Above is the view of one of the walls in the Washington County Museum of Fine Arts' Bowman Gallery hung with my paintings for their show that opened last evening, The Mirror of Nature: The Art of Philip Koch. The show will run in this Hagerstown, MD Museum through Feb. 22, 2015. Back in 1995 the Museum hung a smaller exhibit of my work in the same space. This new show included much more work and fills more of the Museum's galleries. Yet for me standing in the galleries last night I was struck with the sense I and my work were returning to an important chapter from my past. 

In fact one of my favorite paintings in the new show is titled Returning.

So often the world seems to bowl us over with a river of sensations. If we took in all of this deluge consciously we'd be completely overloaded.  I think we'd be unable to move. We had to evolve to be selective about what we notice.

Philip Koch, Returning, oil on canvas, 28 x 42", 2008

Instead most of what's going on around us and even inside of us remains outside of our awareness. We can become so distracted by the needs of the moment that we lose touch with big parts of ourselves. 

Who hasn't noticed how sometimes certain things or people just seem to thrust themselves into our emotional foreground. For example when I happened upon the red house that would become the subject for my painting Returning,  I realized a mysterious urge to go back and look at it again. And again after that. There was something about the scene that triggered a long buried memory of how I feel about things.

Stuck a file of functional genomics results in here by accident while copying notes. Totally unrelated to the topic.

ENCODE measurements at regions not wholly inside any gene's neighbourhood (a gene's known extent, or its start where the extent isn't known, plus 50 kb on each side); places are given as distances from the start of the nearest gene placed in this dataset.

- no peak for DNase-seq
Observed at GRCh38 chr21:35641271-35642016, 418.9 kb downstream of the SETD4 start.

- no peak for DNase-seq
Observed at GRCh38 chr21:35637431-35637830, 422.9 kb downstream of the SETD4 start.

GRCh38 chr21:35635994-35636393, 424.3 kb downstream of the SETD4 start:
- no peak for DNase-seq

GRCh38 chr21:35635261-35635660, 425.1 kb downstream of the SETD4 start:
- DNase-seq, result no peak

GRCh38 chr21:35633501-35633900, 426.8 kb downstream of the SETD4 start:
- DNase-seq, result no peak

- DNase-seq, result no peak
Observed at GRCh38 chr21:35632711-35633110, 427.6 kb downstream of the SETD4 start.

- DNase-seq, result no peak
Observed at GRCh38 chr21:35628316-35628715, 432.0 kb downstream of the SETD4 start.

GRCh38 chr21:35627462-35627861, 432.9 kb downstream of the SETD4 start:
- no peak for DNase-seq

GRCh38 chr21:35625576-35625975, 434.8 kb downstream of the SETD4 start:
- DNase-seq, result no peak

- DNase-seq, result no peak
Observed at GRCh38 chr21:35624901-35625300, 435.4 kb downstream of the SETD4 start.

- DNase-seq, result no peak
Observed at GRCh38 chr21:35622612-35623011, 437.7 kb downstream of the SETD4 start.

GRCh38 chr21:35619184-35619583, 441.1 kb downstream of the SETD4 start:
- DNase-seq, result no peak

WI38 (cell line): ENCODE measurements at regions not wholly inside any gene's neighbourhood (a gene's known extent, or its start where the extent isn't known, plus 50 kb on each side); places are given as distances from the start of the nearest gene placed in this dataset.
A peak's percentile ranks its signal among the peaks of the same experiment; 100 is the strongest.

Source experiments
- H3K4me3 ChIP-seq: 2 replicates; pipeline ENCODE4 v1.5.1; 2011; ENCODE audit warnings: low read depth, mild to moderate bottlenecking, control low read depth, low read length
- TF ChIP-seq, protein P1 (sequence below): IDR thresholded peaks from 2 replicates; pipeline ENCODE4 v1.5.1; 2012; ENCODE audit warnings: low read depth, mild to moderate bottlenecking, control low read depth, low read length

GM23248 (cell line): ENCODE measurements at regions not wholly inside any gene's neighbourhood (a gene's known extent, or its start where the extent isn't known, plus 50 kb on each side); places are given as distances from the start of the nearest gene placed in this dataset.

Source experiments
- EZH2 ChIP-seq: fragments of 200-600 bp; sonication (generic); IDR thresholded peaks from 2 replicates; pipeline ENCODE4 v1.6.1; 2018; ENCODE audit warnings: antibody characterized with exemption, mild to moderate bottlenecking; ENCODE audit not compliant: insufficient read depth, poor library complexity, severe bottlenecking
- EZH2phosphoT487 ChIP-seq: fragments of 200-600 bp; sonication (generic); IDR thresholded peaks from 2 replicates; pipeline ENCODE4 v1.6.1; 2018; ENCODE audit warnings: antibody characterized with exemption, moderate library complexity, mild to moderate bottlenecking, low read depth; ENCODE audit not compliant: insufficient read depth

I grew up in a remote house in a deep forest on the shore of northern Lake Ontario. As I think now of those early years the most  vivid image that come to me is the forceful presence of the old growth forest. Insanely unpredictable patterns of naked tree branches casting shadows onto the trunks of large trees. That image the surrounds every notable event of my childhood. 

We can't recall all of even the most important events of our early lives and gradually they sink below the surface of conscious memory. Yet they remain like smoldering embers of a still hot fire in our unconscious minds. They lay there dormant for years, warming the bedrock of who we really are.

I think at the heart of art is this recalling of these lost pieces of ourselves.

At one time my painting Returning had a prominent figure reaching to open the porch door. Yet somehow he seemed beside the point. I painted him out and let the foreground tree take center stage. And with that the painting sounded a deeper and more true note. I was putting the spotlight on the form that most aptly told the story the painting wanted to tell.

 Here's the painting as it looked last evening at the opening reception for Washington County Museum of Fine Arts' exhibition.

A painting that particularly grabs at you is doing you a favor. It is holding up a mirror to you to show you another side of your real nature. Perhaps my painting Returning will return to you something important you'd temporarily lost sight of.

Upcoming Slide and Gallery Talk:

Philip Koch will give a slide presentation and gallery talk on his painting career at the Washington County Museum of Fine Arts on Sunday, Nov. 16 at 2:30 p.m. Free and open to the public. All invited!


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